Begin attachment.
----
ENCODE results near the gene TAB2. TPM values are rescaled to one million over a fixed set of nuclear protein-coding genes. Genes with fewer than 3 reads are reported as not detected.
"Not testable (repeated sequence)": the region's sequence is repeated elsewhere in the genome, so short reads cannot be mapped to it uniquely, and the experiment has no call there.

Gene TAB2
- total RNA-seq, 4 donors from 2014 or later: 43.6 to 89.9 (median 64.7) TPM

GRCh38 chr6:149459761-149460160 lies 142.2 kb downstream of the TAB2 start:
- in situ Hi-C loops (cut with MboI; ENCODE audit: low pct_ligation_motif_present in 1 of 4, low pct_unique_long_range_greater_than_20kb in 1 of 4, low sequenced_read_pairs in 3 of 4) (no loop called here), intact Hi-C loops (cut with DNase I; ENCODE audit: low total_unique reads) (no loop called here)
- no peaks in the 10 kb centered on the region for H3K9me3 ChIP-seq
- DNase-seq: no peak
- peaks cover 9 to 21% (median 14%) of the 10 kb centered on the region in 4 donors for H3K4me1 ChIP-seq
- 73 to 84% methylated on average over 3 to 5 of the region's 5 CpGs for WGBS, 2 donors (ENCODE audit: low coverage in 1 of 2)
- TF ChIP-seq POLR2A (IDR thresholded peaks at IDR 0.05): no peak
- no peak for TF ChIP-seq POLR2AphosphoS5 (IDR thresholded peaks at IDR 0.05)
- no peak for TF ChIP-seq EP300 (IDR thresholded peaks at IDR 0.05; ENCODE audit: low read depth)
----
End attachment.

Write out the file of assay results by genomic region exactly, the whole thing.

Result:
ENCODE results near the gene TAB2. TPM values are rescaled to one million over a fixed set of nuclear protein-coding genes. Genes with fewer than 3 reads are reported as not detected.
"Not testable (repeated sequence)": the region's sequence is repeated elsewhere in the genome, so short reads cannot be mapped to it uniquely, and the experiment has no call there.

Gene TAB2
- total RNA-seq, 4 donors from 2014 or later: 43.6 to 89.9 (median 64.7) TPM

GRCh38 chr6:149459761-149460160 lies 142.2 kb downstream of the TAB2 start:
- in situ Hi-C loops (cut with MboI; ENCODE audit: low pct_ligation_motif_present in 1 of 4, low pct_unique_long_range_greater_than_20kb in 1 of 4, low sequenced_read_pairs in 3 of 4) (no loop called here), intact Hi-C loops (cut with DNase I; ENCODE audit: low total_unique reads) (no loop called here)
- no peaks in the 10 kb centered on the region for H3K9me3 ChIP-seq
- DNase-seq: no peak
- peaks cover 9 to 21% (median 14%) of the 10 kb centered on the region in 4 donors for H3K4me1 ChIP-seq
- 73 to 84% methylated on average over 3 to 5 of the region's 5 CpGs for WGBS, 2 donors (ENCODE audit: low coverage in 1 of 2)
- TF ChIP-seq POLR2A (IDR thresholded peaks at IDR 0.05): no peak
- no peak for TF ChIP-seq POLR2AphosphoS5 (IDR thresholded peaks at IDR 0.05)
- no peak for TF ChIP-seq EP300 (IDR thresholded peaks at IDR 0.05; ENCODE audit: low read depth)